One striking thought that came from hosting our inaugural India roundtable in New Delhi last month, was the realisation of just how recent the country’s success story is.
Of course, Ramesh Abhishek, secretary of India’s Department of Industrial Policy and Promotion, was more likely than most at the table to focus on progress over the past four years, after Prime Minister Narendra Modi and his Bharatiya Janata Party swept into power following a stunning victory in the country’s 2014 elections.
Yet, his fellow five participants were more than happy to join in with the plaudits, with most of them frequently harking back to more difficult times for India’s infrastructure space, from the last decade up until around 2012.
MK Sinha, chief executive of IDFC Alternatives (and soon-to-be co-head of Global Infrastructure Partners India), spoke of the “course correction” the sector has gone through since 2012, amending what he saw as undisciplined bidding from developers, indiscriminate lending from bankers and implementation deficiencies from governments.
Sinha wasn’t alone. Karunakaran Ramchand, infrastructure chief executive at IL&FS Group, described good times seen up to 2008, followed by bad times through to 2012, while Subahoo Chordia, head of Edelweiss’s infrastructure fund business, explained how some developers and contractors have been able to triple revenues over the past four years, due to the models on offer. Indeed, Sujoy Bose, head of India’s National Investment and Infrastructure Fund, said if investors want exposure to markets beyond the OECD, India is by far the largest in terms of opportunities.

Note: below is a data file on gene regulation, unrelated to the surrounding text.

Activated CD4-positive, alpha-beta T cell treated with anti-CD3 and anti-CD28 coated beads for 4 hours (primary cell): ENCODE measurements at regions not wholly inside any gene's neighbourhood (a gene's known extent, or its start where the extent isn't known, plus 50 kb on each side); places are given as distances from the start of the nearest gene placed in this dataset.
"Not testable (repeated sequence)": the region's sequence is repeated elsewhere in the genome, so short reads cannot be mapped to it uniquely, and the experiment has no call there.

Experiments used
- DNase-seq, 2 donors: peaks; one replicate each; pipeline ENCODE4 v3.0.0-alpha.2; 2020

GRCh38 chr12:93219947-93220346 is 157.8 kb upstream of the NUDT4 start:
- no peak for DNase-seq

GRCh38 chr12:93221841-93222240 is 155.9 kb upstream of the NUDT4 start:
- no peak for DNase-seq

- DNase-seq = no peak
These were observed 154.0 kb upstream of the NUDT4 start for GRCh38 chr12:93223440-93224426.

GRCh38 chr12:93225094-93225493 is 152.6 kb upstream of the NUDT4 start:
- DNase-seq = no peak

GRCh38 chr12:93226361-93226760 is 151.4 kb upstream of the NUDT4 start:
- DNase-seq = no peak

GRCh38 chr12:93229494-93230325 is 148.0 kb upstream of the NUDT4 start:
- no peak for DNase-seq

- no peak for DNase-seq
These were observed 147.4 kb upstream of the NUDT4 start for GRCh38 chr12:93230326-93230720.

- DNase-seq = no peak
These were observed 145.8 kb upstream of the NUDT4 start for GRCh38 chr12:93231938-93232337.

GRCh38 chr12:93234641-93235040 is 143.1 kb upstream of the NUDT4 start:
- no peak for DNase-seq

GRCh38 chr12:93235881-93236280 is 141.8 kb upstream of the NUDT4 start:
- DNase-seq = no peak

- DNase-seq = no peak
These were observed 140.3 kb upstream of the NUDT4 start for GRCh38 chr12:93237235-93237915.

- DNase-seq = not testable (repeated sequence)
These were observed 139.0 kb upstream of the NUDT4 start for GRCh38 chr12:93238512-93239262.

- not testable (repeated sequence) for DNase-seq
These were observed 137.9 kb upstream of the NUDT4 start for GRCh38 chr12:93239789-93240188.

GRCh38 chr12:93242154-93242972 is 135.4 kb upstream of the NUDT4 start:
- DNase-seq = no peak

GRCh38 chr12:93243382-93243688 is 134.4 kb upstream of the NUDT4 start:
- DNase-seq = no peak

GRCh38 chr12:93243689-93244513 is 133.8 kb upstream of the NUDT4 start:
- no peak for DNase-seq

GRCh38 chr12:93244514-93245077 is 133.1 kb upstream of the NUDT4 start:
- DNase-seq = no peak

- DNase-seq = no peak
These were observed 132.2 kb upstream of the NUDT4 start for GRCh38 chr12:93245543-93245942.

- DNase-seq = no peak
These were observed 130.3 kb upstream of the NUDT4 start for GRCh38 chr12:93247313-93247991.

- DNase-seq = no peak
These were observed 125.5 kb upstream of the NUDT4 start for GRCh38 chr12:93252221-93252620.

While again, like Abhishek, Bose might have a reason for wanting to blow his own trumpet (given the NIIF’s relative immaturity), it’s difficult to argue with him, especially after IDFC and the NIIF have been recent recipients of major investments from GIP and the Abu Dhabi Investment Authority, respectively.
What’s striking – after all we heard from our participants about India’s past troubles and somewhat recent progress – is that few countries would be receiving this level of institutional interest, given the conservative nature of these investors would usually guarantee a ‘wait-and-see’ period to find out if the emerging market had finally ‘emerged’.
But India is different. In fact, sometimes the only thing letting the country down is its own ambition. Last year, the Indian government released figures showing it had only built about 55 percent of the total road kilometres it had intended to build in 2016/17, constructing 8,200km instead of 15,000km. The figure was still an all-time high and more than double the amount managed by the previous government.
It was a similar story in the renewables sector. A rather impressive 36GW of additional capacity has been supplied since 2014, according to the International Renewable Energy Agency, and, while this may still keep it on track, there remains much to do to fulfil the 175GW target of additional renewable power set by Modi four years ago. A concern was also noted by Sinha that India may be chasing installed capacity by numbers rather than having a genuine strategy to execute such projects.
As Bose was keen to point out during the roundtable, India is not necessarily alone in some of its travails. He highlighted similar struggles faced in the past by Australia and Europe, while the Turkish power sector has also been through a major rebuilding phase.
What India has done correctly – not just over the past four years, but also in the medium term – is channel its lessons learnt into several initiatives that have been key to attracting investment from large pension and sovereign wealth funds. It’s that foundation, along with some of the other reforms mentioned, that is giving hope the Indian market has turned an important corner.
As we have pointed out in the past, it’s always helpful to look beyond the sound and fury of ‘emerging markets’ and analyse what makes each country tick. For India, this government has certainly helped the country’s infrastructure sector move in the right direction.
Write to the author at email@example.com